Corporate Governance is a continuous process of applying the best management practices, ensuring the law is followed the way intended, and adhering to ethical standards by a firm for effective management, meeting stakeholder responsibilities, and complying with corporate social responsibilities.
It contains policies and rules to maintain a strong relationship between the owners of the company (shareholders), the Board of Directors, management, and various stakeholders like employees, customers, Government, suppliers, and the general public. It applies to all kinds of organizations-profit or not-for-profit.
In this article, we shall discuss the definition, significance and objectives of corporate governance. This is an important topic from the UPSC exam and competitive exam perspective. This is an important topic in daily current affairs for UPSC.
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Principles of Corporate Governance
The principles of Corporate Governance are:
Accountability means to be answerable and be obligated to take responsibility for one’s actions. By doing so, two things can be ensured-
- That the management is accountable to the Board of Directors.
- That the Board of Directors is accountable to the shareholders of the company.
This principle gives confidence to shareholders in the business of the company that in case of any unfavourable situation, the persons responsible will be held in charge.
Fairness gives shareholders an opportunity to voice their grievances and address any issues relating to the violation of shareholder’s rights. This principle deals with the protection of shareholders’ rights, treating all shareholders equally without any personal favouritism, and granting redressal for any violations of rights.
Providing clear information about a company’s policies and practices and the decisions that affect the rights of the shareholders represents transparency. This helps to build trust and a sense of togetherness between the top management and the stakeholders. It ensures accurate and full disclosure timely on material matters like financial condition, performance, ownership.
Independence means the ability to make decisions freely without being unduly influenced. Decisions should be made freely without having any personal interest in the company. It ensures the reduction in conflict of interest. Corporate governance suggests the appointment of independent directors and advisors so that decisions are taken responsibly without influence.
Apart from the 4 main principles, there is an additional principle of corporate governance. Company social responsibility obligates the company to be aware of social issues and take action to address them. In this way, the company creates a positive image in the industry. The first step towards Corporate Social Responsibility is to practice good Corporate Governance.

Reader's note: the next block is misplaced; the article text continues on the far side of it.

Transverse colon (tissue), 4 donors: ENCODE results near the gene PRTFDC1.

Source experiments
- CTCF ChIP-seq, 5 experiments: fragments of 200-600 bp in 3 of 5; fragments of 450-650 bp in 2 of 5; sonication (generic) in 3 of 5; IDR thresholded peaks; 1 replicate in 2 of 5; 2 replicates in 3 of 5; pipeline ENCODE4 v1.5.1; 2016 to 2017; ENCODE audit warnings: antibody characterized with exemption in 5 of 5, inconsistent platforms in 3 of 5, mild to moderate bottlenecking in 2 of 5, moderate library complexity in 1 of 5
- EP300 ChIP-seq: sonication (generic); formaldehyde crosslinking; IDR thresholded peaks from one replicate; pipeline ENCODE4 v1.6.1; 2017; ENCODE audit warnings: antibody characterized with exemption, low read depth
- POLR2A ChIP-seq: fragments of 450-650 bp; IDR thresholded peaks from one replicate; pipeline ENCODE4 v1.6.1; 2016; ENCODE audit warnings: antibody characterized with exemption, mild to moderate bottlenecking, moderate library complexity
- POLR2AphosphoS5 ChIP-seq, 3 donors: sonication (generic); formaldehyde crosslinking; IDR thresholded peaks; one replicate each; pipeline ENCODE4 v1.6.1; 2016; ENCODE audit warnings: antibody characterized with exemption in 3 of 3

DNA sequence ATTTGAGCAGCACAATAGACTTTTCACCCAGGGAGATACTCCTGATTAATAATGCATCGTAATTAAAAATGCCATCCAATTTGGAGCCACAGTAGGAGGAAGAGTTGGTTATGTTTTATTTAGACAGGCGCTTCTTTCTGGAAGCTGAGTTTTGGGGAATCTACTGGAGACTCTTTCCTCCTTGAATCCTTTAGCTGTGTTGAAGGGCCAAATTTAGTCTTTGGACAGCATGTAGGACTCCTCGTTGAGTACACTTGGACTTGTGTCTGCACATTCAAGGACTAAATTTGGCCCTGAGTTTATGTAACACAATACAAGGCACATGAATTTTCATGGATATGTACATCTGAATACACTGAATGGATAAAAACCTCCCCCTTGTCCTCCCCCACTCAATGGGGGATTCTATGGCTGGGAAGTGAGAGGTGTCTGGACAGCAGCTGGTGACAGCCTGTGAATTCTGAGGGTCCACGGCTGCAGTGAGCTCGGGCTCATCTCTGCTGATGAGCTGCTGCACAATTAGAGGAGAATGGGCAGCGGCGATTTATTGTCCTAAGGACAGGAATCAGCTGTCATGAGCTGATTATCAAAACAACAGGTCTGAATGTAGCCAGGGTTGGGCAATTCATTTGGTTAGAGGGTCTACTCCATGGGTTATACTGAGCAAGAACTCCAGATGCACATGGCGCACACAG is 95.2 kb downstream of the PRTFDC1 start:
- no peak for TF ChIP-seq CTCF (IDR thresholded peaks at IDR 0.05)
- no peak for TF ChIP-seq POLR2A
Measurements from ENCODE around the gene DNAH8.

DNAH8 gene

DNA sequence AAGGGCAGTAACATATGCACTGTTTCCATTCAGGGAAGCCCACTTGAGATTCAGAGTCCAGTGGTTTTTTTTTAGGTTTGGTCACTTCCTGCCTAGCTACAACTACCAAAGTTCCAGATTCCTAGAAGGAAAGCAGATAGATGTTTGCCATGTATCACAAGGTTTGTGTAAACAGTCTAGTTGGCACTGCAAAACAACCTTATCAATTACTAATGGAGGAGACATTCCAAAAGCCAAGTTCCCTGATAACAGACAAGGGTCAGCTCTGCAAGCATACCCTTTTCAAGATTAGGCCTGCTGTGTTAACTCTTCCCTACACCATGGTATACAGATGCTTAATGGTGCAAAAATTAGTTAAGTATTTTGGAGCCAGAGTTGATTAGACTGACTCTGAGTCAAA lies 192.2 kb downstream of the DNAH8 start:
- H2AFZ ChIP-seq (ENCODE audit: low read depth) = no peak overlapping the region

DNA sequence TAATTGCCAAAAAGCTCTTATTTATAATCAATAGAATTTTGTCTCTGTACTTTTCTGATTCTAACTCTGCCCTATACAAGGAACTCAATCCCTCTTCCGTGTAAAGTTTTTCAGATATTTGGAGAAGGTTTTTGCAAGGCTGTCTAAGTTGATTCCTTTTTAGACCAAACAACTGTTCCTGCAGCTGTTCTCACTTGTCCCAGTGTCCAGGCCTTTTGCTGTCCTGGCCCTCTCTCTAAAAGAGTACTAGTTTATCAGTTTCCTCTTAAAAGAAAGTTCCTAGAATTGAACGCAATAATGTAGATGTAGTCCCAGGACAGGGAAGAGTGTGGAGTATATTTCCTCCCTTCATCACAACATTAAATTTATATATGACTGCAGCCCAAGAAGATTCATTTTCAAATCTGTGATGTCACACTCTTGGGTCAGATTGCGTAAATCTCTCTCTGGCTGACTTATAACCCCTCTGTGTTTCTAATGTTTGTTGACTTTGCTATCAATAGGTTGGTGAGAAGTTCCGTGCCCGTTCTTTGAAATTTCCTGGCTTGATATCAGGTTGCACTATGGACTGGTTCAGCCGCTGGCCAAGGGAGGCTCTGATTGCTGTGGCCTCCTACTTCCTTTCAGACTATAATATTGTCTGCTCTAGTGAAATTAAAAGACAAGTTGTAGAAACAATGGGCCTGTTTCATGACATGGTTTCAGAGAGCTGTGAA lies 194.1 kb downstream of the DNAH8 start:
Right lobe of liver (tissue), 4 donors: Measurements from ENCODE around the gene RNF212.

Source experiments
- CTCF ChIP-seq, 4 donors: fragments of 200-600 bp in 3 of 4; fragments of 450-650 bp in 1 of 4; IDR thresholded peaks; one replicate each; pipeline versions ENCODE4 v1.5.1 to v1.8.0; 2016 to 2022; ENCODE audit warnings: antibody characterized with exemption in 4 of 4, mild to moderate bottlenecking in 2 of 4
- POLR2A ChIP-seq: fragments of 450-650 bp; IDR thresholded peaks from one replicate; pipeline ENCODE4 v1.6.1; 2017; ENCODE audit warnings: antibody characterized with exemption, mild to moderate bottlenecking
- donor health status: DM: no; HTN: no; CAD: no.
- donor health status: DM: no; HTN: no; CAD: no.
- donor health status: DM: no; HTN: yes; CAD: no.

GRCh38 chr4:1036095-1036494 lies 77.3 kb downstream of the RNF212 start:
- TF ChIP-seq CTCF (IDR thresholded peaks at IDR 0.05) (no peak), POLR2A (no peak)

Corporate Governance in India
Candidates should have thorough knowledge about Corporate Governance in India as it is covered under the UPSC Syllabus.
Candidates shall go through the topic and make their UPSC notes accordingly.
- The Ministry of Corporate Affairs (MCA) and Securities and Exchange Board of India (SEBI) is responsible for corporate governance initiatives in India. The corporate sector of India faced major changes in the 1990s after liberalization.
- In the 1900s, SEBI regulated corporate governance in India through various laws like the Security Contracts (Regulation) Act, 1956; Securities and Exchange Board of India Act, 1992; and the Depositories Act of 1996.
- In February 2000, SEBI established the first formal regulatory framework for corporate governance in India owing to the recommendations of the Kumar Mangalam Birla Committee. It was undertaken to improve the standards of corporate governance in India. This came to be known as clause 49 of the Listing Agreement.
- A major corporate governance initiative was undertaken in 2002 when the Naresh Chandra Committee on Corporate Audit and Governance furthered their recommendations addressing multiple governance issues.
- MCA and the Government of India have set up multiple organisations and charters like the Confederation of Indian Industry (CII), National Foundation for Corporate Governance (NFCG), and Institute of Chartered Accountants of India (ICAI).
Corporate Governance in India is required for the current affairs section of all civil service examinations.
Aspirants can visit the linked article and get details about the upcoming government exams that comprise current affairs and general awareness as an important topic in the syllabus.
For the best preparation strategy for competitive exams candidates can visit the linked article and get detailed study material and preparation tips to excel in the examination.
Frequently Asked Questions on Corporate Governance
Why is corporate governance important?
Corporate governance is important to improve the integrity and performance of a company. It gives it a sustainable approach to the affairs of the organisation. This provides an upper ground to the company and increases its competitive advantage.
What are the elements of Corporate Governance?
The elements of corporate governance are:
- Transparent disclosure
- Well-defined rights of shareholders
- Internal control environment
- Structured Board practices
- Board commitment
What are the four ‘P’s (Philosophies) of corporate governance?
The four Ps are People, Purpose, Process, and Performance.